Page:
Hi folks,

I recently tried to implement a uniform vector class being defined as a 
vector the elements of which all comply to some kind of common interface 
or are a subclass of some prototype class.

My first naive approach was to inherit from Array and to overwrite some 
methods to make sure that new elements are ok. This works fine for 
methods like []=, <<, or unshift but when implementing + I ran into the 
following problem: Array#+ returns an Array and not a Vector which is 
why I have to create a new Vector from the result of Array#+. As Array#+ 
already creates a new Array, this probably isn't very efficient and I 
don't like the idea of having to do this for all possible methods that 
return an Array. I was hoping to be able to somehow limit my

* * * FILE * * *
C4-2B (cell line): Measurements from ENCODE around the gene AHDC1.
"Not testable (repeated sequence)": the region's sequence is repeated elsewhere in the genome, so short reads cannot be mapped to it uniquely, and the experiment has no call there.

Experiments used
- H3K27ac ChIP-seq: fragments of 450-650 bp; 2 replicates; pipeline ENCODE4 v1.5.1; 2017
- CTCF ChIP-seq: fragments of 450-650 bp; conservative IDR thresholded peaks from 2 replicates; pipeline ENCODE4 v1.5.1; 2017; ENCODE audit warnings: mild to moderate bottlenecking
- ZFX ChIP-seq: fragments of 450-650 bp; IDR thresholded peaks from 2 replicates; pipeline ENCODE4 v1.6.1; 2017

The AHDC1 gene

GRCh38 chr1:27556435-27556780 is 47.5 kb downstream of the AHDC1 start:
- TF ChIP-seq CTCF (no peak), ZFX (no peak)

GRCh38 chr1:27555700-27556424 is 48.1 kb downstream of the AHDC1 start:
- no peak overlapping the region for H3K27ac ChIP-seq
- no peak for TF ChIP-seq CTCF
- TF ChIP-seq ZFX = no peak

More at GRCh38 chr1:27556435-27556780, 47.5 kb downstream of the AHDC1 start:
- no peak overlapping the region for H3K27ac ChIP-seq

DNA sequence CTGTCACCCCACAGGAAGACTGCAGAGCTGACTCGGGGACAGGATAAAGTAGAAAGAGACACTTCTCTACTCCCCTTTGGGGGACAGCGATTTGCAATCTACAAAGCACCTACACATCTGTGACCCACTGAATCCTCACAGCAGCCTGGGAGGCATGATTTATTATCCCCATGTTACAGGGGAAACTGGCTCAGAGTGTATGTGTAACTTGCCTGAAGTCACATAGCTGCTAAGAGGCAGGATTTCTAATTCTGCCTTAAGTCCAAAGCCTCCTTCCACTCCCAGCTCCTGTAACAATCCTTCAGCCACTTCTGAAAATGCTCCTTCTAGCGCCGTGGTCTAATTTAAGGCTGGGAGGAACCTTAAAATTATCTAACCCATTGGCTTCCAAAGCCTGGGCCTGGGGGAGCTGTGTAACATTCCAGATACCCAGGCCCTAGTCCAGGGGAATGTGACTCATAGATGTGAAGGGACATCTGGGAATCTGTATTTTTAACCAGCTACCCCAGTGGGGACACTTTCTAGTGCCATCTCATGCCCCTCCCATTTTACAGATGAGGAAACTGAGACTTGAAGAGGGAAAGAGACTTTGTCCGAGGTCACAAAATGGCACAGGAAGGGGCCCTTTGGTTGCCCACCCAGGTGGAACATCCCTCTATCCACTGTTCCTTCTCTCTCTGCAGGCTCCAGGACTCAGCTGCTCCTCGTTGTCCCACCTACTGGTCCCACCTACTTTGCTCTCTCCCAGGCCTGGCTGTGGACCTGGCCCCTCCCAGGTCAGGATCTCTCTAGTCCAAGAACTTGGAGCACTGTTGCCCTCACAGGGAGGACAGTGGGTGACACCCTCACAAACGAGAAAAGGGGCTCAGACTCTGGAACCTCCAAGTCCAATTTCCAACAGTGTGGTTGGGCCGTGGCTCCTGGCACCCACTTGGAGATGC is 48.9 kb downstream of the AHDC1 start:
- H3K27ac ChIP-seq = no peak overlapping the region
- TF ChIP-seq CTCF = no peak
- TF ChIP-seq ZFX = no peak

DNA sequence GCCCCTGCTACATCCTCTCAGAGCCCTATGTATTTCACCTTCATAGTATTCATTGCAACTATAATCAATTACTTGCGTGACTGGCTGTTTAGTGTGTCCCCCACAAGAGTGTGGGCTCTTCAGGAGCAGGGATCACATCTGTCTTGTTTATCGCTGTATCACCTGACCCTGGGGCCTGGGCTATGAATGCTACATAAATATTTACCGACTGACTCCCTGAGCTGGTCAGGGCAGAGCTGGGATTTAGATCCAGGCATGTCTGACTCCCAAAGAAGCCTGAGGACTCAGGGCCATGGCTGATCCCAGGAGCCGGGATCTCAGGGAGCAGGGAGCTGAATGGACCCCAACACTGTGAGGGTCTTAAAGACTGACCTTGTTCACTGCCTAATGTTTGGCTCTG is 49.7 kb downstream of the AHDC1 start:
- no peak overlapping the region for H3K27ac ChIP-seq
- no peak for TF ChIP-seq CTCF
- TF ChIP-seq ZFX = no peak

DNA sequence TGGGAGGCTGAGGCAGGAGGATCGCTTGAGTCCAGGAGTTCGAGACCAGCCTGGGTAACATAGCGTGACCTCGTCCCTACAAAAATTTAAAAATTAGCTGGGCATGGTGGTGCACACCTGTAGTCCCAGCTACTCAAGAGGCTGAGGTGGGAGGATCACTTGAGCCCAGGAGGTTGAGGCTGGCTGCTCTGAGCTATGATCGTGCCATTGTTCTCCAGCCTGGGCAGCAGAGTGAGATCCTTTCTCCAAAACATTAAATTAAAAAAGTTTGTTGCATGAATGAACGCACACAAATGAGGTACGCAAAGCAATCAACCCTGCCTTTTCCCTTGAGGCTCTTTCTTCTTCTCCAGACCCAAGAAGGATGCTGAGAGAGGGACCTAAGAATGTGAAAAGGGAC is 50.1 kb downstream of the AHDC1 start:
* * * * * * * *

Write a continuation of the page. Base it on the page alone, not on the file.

modifications of Array to a few essential methods.

So, the question is: Does somebody know a way to make sure that methods 
returning an Array (+, &, -, * etc.) always return a Vector without 
having to redefine each of them?

Please find my current toy implementation down below.

Cheers,
Thomas.


class Vector < Array
    def []=(pos, val)
        check_values([val])
        super
    end

    def +(values)
        check_values(values)
        Vector.new(super)
    end
   
    def <<(*values)
        check_values(values)
        super
    end
  
    def unshift(*values)
        check_values(values)
        super
    end
   
    def check_values(values)
        unless defined?(@protoclass)
            prototype = self[0] || values[0]
            @protoclass = prototype.class
        end
        values.each do |e|
            unless e.kind_of?(@protoclass)
                raise TypeError, "Expected #{@protoclass} but got 
#{e.class}", caller[2..-1]
            end
        end
    end
end

if __FILE__ == $0
    v = Vector.new
    # these are okay
    v << 1
    v[2] = 2
    p v + [1,2,3]
    v += [1,2,3]
    v.unshift(3)

    # but this should throw an error (that's what this is all about)
    v << "a"
end